We’ve convinced ourselves that, back in the deep dark past, when human beings were more primitive and tribal, it was more fitting to conceive of God as an angry, judgmental, old-man-in-the-sky kind of God. But then, as we progressed and developed, we outgrew that image of God and were able to conceive of God in more enlightened terms: a God who is all love and mercy; who no longer judges us from above, but who instead comes alongside of us to offer affirmation and encouragement.
Now, this is a very attractive narrative; the problem is, it’s not true. It’s not true to our Judeo-Christian tradition, it’s not true to Scripture, it’s not true to the God who reveals himself to us.
This way of understanding our identity as Christians—this dividing of the Old Testament from the New, this narrative of spiritual progress, is not true.
The evidence for that is right before us, in both of the readings for today: in the Old Testament passage from Ezekiel, and in the gospel reading. In Ezekiel, God says I will go out into the highways and byways and collect up all my scattered sheep. I’ll extract them from amongst the messes they have found themselves in, and gather them together, and feed and care for them. God shows a special concern for the lost, the injured, and the weak; while the fat and the strong will be fed with justice. If that sounds ominous, I’m afraid it’s because it’s meant to.
And then, in the well-known gospel passage, the enthroned Son of Man separates the sheep and the goats, based on the criteria of whether or not they have acted justly, extending care and compassion to those who hunger and thirst, to the stranger, the poor, those who are sick or in prison, the friendless. The lowly ones who are given the exalted title of “the least of these who are members of my family.” Members of the king’s family.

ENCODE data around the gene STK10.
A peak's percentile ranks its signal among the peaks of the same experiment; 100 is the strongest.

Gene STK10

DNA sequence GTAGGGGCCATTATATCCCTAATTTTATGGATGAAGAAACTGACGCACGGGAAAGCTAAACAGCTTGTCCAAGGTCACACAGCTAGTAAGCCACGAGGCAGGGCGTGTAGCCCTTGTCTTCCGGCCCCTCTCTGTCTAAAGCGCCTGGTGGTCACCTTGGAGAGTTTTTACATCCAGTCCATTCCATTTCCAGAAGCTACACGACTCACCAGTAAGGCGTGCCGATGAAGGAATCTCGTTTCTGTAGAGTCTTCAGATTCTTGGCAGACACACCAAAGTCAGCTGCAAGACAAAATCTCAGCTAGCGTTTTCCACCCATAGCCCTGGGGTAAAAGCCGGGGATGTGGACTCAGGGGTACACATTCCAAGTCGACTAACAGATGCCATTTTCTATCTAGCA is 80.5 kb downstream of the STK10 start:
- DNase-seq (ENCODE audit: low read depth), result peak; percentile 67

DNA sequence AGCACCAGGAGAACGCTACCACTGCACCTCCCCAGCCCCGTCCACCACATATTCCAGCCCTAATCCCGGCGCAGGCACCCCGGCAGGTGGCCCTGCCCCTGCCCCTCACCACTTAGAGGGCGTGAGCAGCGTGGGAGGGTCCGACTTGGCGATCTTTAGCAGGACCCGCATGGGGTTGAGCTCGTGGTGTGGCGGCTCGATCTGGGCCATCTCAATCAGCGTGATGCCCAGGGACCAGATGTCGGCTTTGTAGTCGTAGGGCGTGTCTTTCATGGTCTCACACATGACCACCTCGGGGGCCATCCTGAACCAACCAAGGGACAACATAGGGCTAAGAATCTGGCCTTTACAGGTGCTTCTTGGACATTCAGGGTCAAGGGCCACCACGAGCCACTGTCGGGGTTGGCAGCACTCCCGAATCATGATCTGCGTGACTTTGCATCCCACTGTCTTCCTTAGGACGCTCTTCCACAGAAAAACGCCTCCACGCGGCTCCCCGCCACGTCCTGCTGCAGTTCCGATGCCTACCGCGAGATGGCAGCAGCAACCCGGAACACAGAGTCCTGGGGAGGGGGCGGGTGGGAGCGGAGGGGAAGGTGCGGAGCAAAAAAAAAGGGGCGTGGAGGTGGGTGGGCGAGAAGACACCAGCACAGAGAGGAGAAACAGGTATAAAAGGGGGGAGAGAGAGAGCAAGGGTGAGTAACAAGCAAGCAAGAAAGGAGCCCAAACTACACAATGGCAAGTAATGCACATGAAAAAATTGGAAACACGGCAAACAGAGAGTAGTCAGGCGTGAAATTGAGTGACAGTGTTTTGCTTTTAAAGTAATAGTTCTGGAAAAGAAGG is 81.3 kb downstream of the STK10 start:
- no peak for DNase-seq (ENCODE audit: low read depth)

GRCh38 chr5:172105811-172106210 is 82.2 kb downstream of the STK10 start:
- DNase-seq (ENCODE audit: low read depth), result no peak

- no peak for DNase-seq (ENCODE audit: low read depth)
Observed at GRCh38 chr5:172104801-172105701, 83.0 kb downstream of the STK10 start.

The sheep are blessed and rewarded, while the goats are accursed and sent into eternal punishment.
So both texts that sound strong notes of judgement, of separating out the good from the bad. Despite what we may have thought, there is a remarkable consistency between the God we meet in the pages of the Old Testament and the God we meet in the person of Jesus. The so-called Old Testament God turns out to be pastoral, kind, a mothering God tending to her precious little ones. And gentle Jesus turns out to be a righteous judge, spurning those who have turned their backs, and closed their doors, to the weak and vulnerable.